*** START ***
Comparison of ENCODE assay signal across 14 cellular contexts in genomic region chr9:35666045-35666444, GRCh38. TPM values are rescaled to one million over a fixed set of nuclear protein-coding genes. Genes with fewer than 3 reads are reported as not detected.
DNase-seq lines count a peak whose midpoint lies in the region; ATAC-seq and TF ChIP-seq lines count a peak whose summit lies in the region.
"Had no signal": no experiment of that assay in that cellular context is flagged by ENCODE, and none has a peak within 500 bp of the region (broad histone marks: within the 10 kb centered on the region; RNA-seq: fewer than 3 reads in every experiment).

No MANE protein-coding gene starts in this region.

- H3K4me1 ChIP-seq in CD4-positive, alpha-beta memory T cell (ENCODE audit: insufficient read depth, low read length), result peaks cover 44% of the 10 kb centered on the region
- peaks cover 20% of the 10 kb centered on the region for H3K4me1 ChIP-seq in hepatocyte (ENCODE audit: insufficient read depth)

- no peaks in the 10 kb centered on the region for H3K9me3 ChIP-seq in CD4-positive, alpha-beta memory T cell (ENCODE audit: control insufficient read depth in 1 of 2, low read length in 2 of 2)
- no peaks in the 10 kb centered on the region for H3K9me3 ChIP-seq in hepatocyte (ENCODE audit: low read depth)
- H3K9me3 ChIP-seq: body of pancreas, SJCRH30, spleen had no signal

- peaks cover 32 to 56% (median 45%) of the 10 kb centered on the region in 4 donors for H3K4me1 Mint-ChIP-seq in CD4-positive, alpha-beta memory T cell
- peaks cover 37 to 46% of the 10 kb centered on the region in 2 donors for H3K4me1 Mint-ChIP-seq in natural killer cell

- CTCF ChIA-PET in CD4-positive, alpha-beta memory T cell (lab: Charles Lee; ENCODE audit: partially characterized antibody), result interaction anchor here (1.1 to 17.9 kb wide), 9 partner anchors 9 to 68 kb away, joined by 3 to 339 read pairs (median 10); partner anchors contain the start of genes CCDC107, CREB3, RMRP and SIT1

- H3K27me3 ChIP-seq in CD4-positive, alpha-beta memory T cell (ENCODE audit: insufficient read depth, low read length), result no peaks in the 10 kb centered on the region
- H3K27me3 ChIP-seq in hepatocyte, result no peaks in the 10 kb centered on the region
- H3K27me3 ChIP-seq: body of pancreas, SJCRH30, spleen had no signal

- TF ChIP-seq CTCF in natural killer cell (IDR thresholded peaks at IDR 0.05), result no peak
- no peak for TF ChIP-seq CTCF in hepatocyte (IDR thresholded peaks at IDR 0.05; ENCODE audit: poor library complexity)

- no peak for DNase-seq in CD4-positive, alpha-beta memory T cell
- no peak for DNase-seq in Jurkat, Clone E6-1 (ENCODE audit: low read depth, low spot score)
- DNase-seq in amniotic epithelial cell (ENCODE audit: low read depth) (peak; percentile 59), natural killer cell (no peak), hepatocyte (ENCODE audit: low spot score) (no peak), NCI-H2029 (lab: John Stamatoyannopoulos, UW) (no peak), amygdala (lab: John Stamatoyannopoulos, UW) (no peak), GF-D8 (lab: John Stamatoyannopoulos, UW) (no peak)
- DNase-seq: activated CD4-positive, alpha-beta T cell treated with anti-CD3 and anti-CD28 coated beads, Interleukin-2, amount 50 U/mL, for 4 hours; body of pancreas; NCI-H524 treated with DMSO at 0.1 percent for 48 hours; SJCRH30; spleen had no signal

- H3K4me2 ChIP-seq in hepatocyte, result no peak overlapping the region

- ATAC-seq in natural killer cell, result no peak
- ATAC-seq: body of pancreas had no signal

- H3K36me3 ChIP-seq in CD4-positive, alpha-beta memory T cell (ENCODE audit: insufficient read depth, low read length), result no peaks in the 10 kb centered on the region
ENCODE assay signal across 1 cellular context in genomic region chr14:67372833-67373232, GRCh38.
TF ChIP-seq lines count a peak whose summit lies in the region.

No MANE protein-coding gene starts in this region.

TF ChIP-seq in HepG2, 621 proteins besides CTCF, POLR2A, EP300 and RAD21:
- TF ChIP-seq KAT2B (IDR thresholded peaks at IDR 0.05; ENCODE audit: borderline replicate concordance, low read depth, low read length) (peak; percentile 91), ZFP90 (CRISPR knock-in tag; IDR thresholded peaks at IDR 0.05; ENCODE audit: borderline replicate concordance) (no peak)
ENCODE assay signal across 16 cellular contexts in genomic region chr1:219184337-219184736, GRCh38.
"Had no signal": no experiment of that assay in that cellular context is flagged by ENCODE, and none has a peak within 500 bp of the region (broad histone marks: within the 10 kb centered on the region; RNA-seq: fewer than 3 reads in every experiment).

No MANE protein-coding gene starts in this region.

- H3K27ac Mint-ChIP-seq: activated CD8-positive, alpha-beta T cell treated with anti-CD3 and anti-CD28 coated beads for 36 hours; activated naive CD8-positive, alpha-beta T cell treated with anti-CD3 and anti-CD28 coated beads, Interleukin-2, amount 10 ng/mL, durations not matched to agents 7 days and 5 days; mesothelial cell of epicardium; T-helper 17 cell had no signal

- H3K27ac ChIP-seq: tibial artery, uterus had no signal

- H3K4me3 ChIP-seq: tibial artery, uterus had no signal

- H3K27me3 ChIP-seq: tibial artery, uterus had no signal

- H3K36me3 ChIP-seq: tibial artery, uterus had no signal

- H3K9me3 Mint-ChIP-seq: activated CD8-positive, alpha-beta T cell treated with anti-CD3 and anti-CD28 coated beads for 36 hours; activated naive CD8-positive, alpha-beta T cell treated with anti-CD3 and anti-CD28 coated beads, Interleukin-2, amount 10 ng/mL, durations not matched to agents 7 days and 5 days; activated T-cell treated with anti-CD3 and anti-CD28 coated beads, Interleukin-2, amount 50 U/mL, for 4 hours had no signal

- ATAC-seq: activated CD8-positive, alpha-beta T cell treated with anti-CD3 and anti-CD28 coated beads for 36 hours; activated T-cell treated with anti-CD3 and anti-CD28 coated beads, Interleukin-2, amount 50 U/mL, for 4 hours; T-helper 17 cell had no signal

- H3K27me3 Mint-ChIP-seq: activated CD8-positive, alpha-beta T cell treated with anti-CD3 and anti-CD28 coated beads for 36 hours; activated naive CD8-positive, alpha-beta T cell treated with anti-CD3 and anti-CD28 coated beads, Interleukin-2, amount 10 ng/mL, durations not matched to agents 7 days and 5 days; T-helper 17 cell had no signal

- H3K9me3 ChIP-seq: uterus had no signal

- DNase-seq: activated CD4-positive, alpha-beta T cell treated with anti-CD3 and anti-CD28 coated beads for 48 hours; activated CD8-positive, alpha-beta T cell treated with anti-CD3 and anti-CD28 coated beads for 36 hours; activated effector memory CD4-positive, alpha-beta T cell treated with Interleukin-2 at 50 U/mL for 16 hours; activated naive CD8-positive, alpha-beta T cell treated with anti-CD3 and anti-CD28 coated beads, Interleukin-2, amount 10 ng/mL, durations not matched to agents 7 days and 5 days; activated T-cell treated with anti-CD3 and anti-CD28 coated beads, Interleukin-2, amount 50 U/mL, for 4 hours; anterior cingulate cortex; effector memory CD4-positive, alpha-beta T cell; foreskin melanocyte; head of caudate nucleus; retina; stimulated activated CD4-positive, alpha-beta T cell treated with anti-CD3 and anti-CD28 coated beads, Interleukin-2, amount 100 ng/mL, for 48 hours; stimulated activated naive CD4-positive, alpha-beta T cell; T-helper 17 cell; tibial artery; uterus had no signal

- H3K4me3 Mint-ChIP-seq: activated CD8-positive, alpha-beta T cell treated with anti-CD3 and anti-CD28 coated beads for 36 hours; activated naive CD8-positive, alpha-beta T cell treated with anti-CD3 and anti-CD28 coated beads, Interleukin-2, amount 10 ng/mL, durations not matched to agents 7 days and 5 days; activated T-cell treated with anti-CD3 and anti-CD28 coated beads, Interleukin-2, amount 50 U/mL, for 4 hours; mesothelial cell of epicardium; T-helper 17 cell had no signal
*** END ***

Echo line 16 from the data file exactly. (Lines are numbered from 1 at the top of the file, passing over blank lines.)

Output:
- TF ChIP-seq CTCF in natural killer cell (IDR thresholded peaks at IDR 0.05), result no peak